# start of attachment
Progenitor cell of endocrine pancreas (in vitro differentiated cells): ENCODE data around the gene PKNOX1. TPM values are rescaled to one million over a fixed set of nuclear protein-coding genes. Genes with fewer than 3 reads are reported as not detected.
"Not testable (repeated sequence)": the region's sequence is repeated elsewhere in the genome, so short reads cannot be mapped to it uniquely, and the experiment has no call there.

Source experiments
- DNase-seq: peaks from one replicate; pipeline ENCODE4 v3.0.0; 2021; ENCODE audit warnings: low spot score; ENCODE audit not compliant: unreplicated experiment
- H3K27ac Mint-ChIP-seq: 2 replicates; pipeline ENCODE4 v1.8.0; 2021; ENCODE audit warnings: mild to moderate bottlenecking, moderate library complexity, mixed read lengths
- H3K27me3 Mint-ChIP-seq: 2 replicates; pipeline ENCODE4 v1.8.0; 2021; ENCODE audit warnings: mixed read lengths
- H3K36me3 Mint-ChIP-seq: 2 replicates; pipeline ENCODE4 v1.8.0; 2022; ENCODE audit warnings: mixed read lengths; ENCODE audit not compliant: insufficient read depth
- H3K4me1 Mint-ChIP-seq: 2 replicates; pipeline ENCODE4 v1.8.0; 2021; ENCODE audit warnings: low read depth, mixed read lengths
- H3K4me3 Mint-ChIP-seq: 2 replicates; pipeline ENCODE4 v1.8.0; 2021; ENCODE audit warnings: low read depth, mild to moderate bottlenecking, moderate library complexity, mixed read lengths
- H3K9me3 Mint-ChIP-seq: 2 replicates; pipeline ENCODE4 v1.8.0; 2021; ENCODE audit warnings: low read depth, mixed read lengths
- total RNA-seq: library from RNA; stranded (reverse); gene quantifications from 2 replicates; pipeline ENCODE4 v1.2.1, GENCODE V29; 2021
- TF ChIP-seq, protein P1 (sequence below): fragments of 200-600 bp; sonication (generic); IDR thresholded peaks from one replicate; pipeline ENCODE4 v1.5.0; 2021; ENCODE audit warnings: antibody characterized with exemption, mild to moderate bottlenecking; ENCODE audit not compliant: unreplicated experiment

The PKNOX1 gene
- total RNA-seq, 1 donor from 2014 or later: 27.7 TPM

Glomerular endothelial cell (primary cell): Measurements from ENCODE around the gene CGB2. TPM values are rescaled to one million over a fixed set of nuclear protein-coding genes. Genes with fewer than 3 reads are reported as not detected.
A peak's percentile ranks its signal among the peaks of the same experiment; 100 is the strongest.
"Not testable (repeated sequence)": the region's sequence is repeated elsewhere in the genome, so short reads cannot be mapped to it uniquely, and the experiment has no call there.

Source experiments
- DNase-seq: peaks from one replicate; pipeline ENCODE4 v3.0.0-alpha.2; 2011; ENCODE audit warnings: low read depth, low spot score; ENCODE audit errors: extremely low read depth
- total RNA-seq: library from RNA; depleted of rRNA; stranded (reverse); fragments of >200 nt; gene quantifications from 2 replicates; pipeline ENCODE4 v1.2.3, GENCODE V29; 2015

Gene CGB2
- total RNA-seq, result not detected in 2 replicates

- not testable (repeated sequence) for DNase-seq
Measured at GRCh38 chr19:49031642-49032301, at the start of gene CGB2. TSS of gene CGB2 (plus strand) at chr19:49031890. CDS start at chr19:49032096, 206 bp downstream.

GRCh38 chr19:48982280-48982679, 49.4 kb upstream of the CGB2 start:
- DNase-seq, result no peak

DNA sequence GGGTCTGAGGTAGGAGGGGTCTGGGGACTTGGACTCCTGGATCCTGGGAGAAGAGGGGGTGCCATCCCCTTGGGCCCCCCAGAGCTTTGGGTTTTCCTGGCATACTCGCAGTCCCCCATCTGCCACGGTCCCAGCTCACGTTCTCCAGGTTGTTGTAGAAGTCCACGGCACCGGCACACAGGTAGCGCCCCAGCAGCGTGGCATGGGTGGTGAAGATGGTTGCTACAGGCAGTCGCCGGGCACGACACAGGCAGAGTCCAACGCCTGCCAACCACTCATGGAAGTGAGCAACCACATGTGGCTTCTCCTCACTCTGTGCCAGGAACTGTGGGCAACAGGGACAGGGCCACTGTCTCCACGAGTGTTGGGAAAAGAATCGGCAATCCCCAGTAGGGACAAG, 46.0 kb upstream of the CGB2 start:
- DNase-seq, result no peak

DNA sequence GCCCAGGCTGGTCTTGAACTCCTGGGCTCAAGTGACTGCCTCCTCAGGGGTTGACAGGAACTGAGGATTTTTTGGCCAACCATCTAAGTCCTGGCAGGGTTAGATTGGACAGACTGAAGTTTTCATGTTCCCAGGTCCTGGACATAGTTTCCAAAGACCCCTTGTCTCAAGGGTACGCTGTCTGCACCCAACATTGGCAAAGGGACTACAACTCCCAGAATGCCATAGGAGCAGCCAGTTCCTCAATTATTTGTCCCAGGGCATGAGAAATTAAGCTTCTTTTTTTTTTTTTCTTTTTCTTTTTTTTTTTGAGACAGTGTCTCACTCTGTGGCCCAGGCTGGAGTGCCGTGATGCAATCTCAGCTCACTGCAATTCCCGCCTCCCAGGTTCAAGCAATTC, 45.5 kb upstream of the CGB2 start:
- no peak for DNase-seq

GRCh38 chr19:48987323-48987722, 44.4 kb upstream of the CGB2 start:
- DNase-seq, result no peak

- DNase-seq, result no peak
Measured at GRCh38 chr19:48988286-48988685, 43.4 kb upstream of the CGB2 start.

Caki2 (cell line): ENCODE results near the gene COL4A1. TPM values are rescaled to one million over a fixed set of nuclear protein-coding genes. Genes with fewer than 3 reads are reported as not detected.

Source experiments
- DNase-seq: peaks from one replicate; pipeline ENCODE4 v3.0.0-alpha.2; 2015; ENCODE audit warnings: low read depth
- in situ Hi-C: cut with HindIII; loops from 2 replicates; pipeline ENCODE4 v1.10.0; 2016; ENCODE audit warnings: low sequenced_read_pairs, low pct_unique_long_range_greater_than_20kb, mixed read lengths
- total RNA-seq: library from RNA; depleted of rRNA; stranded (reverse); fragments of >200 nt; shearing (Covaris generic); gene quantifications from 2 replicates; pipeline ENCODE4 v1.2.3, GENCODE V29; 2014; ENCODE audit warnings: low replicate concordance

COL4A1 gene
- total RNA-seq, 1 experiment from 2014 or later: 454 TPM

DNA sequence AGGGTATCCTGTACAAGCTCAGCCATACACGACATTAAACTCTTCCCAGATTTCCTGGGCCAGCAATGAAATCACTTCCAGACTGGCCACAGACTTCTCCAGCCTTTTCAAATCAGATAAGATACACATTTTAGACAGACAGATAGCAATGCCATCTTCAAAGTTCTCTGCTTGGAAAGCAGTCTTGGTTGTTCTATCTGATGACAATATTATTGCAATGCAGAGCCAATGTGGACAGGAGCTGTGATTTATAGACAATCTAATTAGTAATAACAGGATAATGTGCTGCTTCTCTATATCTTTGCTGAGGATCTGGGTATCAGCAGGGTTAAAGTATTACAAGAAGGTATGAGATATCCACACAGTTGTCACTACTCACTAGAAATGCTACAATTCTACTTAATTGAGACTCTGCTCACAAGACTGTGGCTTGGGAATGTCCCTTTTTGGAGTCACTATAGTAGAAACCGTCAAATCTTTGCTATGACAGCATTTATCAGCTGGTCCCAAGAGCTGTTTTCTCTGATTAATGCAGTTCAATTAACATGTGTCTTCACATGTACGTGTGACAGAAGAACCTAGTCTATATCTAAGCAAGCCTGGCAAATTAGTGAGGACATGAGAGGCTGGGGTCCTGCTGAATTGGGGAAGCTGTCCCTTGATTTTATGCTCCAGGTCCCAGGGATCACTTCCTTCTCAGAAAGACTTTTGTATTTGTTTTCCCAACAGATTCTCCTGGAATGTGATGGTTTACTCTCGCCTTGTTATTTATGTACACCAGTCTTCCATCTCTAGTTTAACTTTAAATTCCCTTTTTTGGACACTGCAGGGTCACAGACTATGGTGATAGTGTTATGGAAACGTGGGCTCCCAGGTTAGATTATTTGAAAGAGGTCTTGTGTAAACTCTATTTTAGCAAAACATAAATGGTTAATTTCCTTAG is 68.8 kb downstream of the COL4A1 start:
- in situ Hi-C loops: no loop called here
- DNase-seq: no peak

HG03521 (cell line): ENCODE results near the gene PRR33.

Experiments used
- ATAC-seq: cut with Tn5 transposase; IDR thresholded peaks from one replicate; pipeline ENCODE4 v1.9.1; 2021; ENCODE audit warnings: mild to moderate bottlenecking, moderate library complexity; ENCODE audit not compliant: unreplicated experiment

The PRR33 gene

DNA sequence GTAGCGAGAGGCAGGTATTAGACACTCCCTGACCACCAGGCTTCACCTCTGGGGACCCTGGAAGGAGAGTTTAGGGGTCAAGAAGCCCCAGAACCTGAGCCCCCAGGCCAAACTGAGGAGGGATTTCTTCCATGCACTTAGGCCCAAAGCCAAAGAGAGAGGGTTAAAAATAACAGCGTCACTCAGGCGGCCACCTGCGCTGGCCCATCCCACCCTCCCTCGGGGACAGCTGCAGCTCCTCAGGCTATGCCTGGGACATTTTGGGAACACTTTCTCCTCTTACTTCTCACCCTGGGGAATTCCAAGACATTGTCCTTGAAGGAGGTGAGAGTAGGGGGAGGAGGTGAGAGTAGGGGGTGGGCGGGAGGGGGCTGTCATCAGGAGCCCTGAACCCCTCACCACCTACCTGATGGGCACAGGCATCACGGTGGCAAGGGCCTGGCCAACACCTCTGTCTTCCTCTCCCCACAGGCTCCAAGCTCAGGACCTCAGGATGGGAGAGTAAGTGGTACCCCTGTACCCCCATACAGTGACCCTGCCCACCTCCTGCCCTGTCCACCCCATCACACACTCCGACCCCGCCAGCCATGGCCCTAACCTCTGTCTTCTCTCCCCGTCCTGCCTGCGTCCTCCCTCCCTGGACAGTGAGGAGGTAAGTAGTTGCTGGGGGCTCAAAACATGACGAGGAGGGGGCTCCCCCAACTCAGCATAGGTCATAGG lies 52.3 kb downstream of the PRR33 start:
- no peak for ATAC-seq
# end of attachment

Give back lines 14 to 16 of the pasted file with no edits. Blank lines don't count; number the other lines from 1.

- total RNA-seq, 1 donor from 2014 or later: 27.7 TPM

Glomerular endothelial cell (primary cell): Measurements from ENCODE around the gene CGB2. TPM values are rescaled to one million over a fixed set of nuclear protein-coding genes. Genes with fewer than 3 reads are reported as not detected.
A peak's percentile ranks its signal among the peaks of the same experiment; 100 is the strongest.